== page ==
Thanks to Rich Lindsay for the interview!
++ You were quite young when The Ammonites started, right? how old were you? where you all friends from school?
Yes, we were all school friends. We must have been 14 years old. The idea of forming a band originated from being bored in History lessons.
++ How come being so young you made jangly pop? how did you get influenced by this music? I ask because it’s not that common, most kids in their teens know mostly what’s on the charts, they don’t dwelve on the music that’s been cooked in the underground!
I think the jangly pop thing really started when we discovered Sarah Records, the Sea Urchins etc. and later The Byrds. It was initially bands like The Smiths and The Housemartins – who had broken out of the underground scene and had some chart success – that made us aware of an independent/alternative music scene. But, the real twee indie pop stuff was heavily influenced by the Sarah stuff.
++ You released many, many, tapes with Rutland Records, as well as your 7″. How did they came to know your music? Did you feel part of a scene in Leicester?
Rutland got to know us because we sent them a demo tape we’d recorded on 4-track which featured the first recording of “Day in the Sun”. They liked it and kindly offered us a chance to share their practice room and release a few things on their label. Looking back there was definitely a sense of a Leicester music scene. I guess a lot of that is thanks to the existence of pub venues such as The Princess Charlotte, O’Jays and the Magazine where young, unknown bands had a chance to play regularly in front of an audience. The guy that was running the Charlotte gave us some really good support slots at the time. Supporting Cud was one particular highlight.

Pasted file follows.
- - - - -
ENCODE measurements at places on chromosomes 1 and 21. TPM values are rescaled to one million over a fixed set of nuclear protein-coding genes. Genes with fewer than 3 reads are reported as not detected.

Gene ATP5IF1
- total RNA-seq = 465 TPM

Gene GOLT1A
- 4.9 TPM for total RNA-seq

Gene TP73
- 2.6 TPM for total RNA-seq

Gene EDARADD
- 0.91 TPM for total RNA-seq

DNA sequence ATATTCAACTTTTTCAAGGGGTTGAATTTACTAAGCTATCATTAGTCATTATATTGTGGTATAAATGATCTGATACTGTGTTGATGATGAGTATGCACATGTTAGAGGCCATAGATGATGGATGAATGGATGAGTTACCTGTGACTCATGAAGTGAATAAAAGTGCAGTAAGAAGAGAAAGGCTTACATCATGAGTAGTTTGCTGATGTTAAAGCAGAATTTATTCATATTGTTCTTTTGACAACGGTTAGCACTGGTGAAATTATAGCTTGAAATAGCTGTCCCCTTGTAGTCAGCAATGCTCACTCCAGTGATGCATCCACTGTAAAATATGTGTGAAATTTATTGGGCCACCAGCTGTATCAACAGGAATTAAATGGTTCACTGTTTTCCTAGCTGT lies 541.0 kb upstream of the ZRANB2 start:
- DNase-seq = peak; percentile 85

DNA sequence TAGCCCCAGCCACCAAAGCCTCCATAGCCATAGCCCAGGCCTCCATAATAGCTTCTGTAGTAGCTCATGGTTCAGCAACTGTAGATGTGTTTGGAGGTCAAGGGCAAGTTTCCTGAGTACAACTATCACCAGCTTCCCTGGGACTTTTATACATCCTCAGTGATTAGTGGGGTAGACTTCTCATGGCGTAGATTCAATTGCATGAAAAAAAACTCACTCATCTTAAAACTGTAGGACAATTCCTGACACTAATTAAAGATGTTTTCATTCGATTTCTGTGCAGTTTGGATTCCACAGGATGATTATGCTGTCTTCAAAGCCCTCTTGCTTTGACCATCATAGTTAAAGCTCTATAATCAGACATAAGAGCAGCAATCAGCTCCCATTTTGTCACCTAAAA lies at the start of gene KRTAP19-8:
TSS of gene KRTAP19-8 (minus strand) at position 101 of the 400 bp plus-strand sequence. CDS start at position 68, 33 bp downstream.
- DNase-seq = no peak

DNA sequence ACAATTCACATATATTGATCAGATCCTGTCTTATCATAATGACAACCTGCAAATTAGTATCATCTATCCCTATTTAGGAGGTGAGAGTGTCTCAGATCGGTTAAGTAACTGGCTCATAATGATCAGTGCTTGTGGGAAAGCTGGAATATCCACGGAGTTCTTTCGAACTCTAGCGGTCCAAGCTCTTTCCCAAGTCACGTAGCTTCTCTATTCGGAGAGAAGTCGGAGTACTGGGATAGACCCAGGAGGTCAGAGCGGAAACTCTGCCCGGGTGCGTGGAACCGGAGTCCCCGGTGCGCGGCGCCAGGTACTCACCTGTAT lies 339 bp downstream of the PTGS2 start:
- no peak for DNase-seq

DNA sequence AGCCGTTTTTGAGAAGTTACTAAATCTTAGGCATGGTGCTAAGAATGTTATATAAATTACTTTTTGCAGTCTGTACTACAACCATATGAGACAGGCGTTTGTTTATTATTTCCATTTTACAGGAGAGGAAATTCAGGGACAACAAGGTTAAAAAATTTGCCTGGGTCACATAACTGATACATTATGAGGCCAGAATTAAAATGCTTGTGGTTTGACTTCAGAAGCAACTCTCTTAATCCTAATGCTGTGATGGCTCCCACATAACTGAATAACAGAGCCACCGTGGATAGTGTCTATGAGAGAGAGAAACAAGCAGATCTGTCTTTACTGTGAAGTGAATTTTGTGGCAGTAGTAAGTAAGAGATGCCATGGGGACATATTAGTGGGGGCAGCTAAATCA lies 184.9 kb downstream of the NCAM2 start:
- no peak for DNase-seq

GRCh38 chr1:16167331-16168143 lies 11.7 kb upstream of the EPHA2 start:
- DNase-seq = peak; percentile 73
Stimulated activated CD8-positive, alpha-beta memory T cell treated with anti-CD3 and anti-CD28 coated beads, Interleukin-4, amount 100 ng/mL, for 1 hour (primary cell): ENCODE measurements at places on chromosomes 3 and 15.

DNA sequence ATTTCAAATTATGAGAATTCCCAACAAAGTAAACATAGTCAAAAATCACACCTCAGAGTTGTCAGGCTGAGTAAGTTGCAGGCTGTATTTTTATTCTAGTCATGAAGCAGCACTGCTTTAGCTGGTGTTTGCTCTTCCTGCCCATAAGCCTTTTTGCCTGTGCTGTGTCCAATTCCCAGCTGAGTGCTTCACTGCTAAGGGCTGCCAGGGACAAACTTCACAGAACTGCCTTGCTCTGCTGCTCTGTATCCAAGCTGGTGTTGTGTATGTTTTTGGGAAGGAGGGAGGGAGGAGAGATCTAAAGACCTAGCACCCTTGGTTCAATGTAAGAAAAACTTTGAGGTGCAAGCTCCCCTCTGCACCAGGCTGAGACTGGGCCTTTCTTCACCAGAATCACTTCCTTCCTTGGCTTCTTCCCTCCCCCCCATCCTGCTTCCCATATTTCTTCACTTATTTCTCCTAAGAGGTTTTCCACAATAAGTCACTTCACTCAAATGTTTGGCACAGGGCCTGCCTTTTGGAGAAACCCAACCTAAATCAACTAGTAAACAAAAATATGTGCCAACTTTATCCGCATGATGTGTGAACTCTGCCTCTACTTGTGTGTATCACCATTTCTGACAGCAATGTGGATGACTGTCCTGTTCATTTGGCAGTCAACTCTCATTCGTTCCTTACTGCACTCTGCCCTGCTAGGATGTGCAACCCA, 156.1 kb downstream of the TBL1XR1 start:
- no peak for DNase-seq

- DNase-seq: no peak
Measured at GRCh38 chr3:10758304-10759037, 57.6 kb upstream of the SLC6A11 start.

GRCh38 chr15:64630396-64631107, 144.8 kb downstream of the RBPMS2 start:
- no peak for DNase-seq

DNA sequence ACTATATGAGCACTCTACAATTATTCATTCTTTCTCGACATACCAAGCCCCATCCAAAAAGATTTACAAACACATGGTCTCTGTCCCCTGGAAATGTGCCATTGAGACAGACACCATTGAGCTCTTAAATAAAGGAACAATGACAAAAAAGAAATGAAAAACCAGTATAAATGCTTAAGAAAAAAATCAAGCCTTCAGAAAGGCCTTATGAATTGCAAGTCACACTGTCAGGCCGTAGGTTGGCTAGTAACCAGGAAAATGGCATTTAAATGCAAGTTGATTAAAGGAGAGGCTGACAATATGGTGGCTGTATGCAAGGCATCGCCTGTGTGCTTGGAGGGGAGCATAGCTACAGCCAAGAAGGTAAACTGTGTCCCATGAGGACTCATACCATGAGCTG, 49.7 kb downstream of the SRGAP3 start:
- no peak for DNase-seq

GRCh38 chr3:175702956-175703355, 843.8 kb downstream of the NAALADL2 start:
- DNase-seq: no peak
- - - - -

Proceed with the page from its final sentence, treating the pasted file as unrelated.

++ You totally considered yourselves popkids, right? If not you wouldn’t have written Teenage Pop-Kid Dreaming. But what does being a popkid during the late eighties / early nineties meant? How could you tell someone was a popkid?
At the time we recorded the record we were desperately trying to be a bit punk and garage. By then I was basically writing most of my stuff by ripping off tunes from Pebbles records or late 70s British punk. I don’t think anyone can deny there’s a large portion of Pete Shelley in the vocal on “Teenage Pop Kid Dreamin” and “Coming Down” is based on pretty standard 60s pop-garage riffs. So the pop kid reference was slightly ironic, mocking our pop kid image and the twee pop kid scene. Maybe we were trying to distance ourselves from the indie pop thing but at the same time we were pretty much confirming we’d never ever be anything else but pop kids. Even now, 18 years later, I’m still a teenage pop kid. Still dreaming too!
++ Do you remember how many tapes you put out on Rutland? Was there any particular difference between the recording of these than the 7″?
I looked at the list of tapes we had done the other day and I can’t remember for the life of me what was on all of them. As far as I recall, all the tapes were 4-track recording which we did ourselves. The single was recorded on 8-track by Alan Jenkins of The Deep Freeze Mice and Ruth’s Refrigerator.
++ What was the biggest highlight of The Ammonites?
There were a lot. Some of the support slots, as mentioned. Playing the big municipal music festival in Leicester and gigging in London … and people actually turning up to watch!
++ Were The Ammonites a gigging band? Which particular gigs do you remember the most?
I refer the Right Honourable Gentleman to the answer I gave above!
++ How involved were you with the fanzine culture at the time? Did you ever wrote one?
We never wrote one, no. I remember being amazed how many fanzines took an interest in us. Doing interviews with Spanish fanzines and having flexi disks released in Japan … It was all a bit mental really.
++ I know you were part of many tape compilations, but there are some I don’t have a clue about them, maybe you can give me a hand with any details you might remember? I’m wondering about “And they Call it Pop” on Fragrant Records and “Just Another… Compilation” on Flippin Ace Records
And then there’s stuff like that which we never knew anything about. Or maybe I just can’t remember. I have no idea about either I’m afraid.
++ About the 7″, I’ve always wondered about the cover, it has some sort of Bridget Riley imagery on it, who designed it?